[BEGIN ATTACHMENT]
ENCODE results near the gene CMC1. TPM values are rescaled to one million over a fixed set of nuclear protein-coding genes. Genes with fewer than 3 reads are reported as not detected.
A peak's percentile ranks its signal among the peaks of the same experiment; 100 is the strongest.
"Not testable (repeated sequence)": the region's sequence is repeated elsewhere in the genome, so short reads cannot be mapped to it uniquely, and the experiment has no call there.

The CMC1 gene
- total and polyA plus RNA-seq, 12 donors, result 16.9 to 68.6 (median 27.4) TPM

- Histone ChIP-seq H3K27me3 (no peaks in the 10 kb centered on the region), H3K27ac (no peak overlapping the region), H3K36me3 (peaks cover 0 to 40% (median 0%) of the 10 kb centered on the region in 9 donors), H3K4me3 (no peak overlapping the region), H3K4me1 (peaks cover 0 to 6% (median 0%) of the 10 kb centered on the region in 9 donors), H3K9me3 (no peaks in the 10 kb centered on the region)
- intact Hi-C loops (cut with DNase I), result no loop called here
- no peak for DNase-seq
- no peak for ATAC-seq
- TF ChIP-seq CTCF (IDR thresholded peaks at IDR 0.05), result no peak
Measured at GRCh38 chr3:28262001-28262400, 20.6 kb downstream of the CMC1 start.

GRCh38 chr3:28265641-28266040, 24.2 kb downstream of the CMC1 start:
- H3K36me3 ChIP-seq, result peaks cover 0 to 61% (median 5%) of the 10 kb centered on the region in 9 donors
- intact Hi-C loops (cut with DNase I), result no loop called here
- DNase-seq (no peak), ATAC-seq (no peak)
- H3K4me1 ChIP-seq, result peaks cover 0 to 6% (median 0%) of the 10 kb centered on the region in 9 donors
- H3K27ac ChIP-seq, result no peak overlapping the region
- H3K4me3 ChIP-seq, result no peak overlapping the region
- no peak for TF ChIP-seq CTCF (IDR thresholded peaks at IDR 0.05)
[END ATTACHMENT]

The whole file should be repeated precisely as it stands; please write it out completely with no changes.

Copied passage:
ENCODE results near the gene CMC1. TPM values are rescaled to one million over a fixed set of nuclear protein-coding genes. Genes with fewer than 3 reads are reported as not detected.
A peak's percentile ranks its signal among the peaks of the same experiment; 100 is the strongest.
"Not testable (repeated sequence)": the region's sequence is repeated elsewhere in the genome, so short reads cannot be mapped to it uniquely, and the experiment has no call there.

The CMC1 gene
- total and polyA plus RNA-seq, 12 donors, result 16.9 to 68.6 (median 27.4) TPM

- Histone ChIP-seq H3K27me3 (no peaks in the 10 kb centered on the region), H3K27ac (no peak overlapping the region), H3K36me3 (peaks cover 0 to 40% (median 0%) of the 10 kb centered on the region in 9 donors), H3K4me3 (no peak overlapping the region), H3K4me1 (peaks cover 0 to 6% (median 0%) of the 10 kb centered on the region in 9 donors), H3K9me3 (no peaks in the 10 kb centered on the region)
- intact Hi-C loops (cut with DNase I), result no loop called here
- no peak for DNase-seq
- no peak for ATAC-seq
- TF ChIP-seq CTCF (IDR thresholded peaks at IDR 0.05), result no peak
Measured at GRCh38 chr3:28262001-28262400, 20.6 kb downstream of the CMC1 start.

GRCh38 chr3:28265641-28266040, 24.2 kb downstream of the CMC1 start:
- H3K36me3 ChIP-seq, result peaks cover 0 to 61% (median 5%) of the 10 kb centered on the region in 9 donors
- intact Hi-C loops (cut with DNase I), result no loop called here
- DNase-seq (no peak), ATAC-seq (no peak)
- H3K4me1 ChIP-seq, result peaks cover 0 to 6% (median 0%) of the 10 kb centered on the region in 9 donors
- H3K27ac ChIP-seq, result no peak overlapping the region
- H3K4me3 ChIP-seq, result no peak overlapping the region
- no peak for TF ChIP-seq CTCF (IDR thresholded peaks at IDR 0.05)